RIETI Report September 29, 2023

Europe’s Response to the U.S.’ Inflation Reduction Act

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This bi-weekly newsletter will keep you updated with the recent columns, event information and research results by RIETI fellows and other leading economists in Japan and around the world.

In this edition, we are featuring topics related to Europe’s Response to the U.S.’ Inflation Reduction Act. In a recent BBL seminar hosted by RIETI, Dr. Jeromin Zettelmeyer, Director of Bruegel, shared his thoughts on the philosophy of EU economic policymaking, challenges faced by the EU, economic nationalism, and general alternatives.

We hope you will enjoy it. If you have any feedback, we would love to hear from you (news-info@rieti.go.jp).
Editors of RIETI Report (Facebook: @en.RIETI / Twitter: @RIETIenglish / URL: https://www.rieti.go.jp/en/)

This month's featured article

Europe’s Response to the U.S.’ Inflation Reduction Act

Speaker: Jeromin ZettelmeyerDirector, Bruegel

BBL Summary


Bruegel, a Brussels-based think tank, was founded in 2004 on the 50th anniversary of the Élysée Treaty between France and Germany. It employs 50-60 individuals total and is in some ways similar to an international organization, because of the government members. Initially limited to EU governments, the charter was modified after the UK’s departure from the EU, allowing for other governments to hold membership. Despite its contributions, Bruegel has maintained its independence from the European Commission.

Net Zero Industry Act (NZIA)

This presentation has a particular emphasis on the EU’s NZIA, which focuses on the domestic dimension of the EU response to the Inflation Reduction Act (IRA). It is the most recent and weakest response by the EU to the IRA.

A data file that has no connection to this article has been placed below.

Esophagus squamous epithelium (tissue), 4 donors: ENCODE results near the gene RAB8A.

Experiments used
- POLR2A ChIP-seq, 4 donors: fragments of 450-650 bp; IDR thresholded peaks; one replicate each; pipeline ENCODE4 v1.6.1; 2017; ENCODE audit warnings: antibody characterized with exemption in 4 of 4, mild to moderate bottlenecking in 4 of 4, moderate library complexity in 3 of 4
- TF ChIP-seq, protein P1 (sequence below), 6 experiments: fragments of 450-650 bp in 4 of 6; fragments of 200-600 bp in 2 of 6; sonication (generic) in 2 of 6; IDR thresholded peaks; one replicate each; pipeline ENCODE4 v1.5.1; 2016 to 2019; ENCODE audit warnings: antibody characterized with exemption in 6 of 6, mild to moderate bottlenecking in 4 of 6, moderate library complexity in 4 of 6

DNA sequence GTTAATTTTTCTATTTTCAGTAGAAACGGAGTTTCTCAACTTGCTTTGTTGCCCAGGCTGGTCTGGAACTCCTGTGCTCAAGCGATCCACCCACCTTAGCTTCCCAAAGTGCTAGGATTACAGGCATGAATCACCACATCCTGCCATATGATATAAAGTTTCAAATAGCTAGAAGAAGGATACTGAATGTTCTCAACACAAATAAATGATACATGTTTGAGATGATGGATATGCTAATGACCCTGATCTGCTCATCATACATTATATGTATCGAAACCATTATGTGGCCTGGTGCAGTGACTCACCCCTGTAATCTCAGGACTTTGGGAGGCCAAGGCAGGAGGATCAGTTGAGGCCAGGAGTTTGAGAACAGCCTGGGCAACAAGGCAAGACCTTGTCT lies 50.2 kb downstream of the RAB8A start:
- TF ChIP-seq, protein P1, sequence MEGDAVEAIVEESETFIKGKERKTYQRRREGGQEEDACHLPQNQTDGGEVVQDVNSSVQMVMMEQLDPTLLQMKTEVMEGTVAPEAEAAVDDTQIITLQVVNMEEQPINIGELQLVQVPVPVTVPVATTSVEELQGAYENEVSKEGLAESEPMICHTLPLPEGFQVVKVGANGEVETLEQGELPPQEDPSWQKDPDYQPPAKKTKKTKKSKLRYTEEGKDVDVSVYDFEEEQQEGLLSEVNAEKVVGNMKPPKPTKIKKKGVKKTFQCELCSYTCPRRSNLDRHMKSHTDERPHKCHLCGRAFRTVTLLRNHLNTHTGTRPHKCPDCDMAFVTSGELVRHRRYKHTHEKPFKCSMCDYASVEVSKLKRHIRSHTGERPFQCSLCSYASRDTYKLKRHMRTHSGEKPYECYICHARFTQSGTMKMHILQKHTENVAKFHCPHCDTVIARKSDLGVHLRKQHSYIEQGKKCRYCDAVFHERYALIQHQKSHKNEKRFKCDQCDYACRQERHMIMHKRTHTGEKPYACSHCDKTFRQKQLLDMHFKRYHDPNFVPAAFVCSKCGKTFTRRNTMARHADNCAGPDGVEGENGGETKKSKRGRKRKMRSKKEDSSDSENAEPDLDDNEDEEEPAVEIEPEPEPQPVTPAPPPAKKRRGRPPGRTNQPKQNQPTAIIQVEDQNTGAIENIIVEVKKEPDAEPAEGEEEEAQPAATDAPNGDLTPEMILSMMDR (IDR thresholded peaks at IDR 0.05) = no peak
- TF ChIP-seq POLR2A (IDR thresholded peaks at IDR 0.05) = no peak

Philosophy of EU economic policymaking (at the EU level)

Europe’s market-based model, developed in Germany after World War II, gained consensus in the 1970s and the 1980s, and was codified in the Lisbon Treaty. The treaty defines the competencies of the European Commission, responsibilities of members states, and functioning of the EU. The treaty emphasizes that competition within the EU promotes efficiency and growth without a trade-off between competition and external competitiveness.

This is an important framework, especially in the historical context of some European countries, including Germany and Italy, which during the interwar period, believed that limiting competition within their countries benefitted their competitiveness in international markets. They prioritized the promotion of national champions into global markets, with somewhat disastrous results for the world. The European Treaty’s philosophy of competition and external competitiveness is a stark contrast to that perspective, and it is maintained in order to ensure that a single market is in fact possible throughout the EU by preventing national governments from bolstering their own corporations at the expense of other EU corporations and market-based competition.

The EU also supports the multilateral trading system and World Trade Organization (WTO) because of the belief that international trade and multilateral rules benefit the EU.

The EU has the perspective that growth and development among the EU and its trading partners such as Japan, the U.S., and emerging markets, such as China are positive developments for the EU as well.

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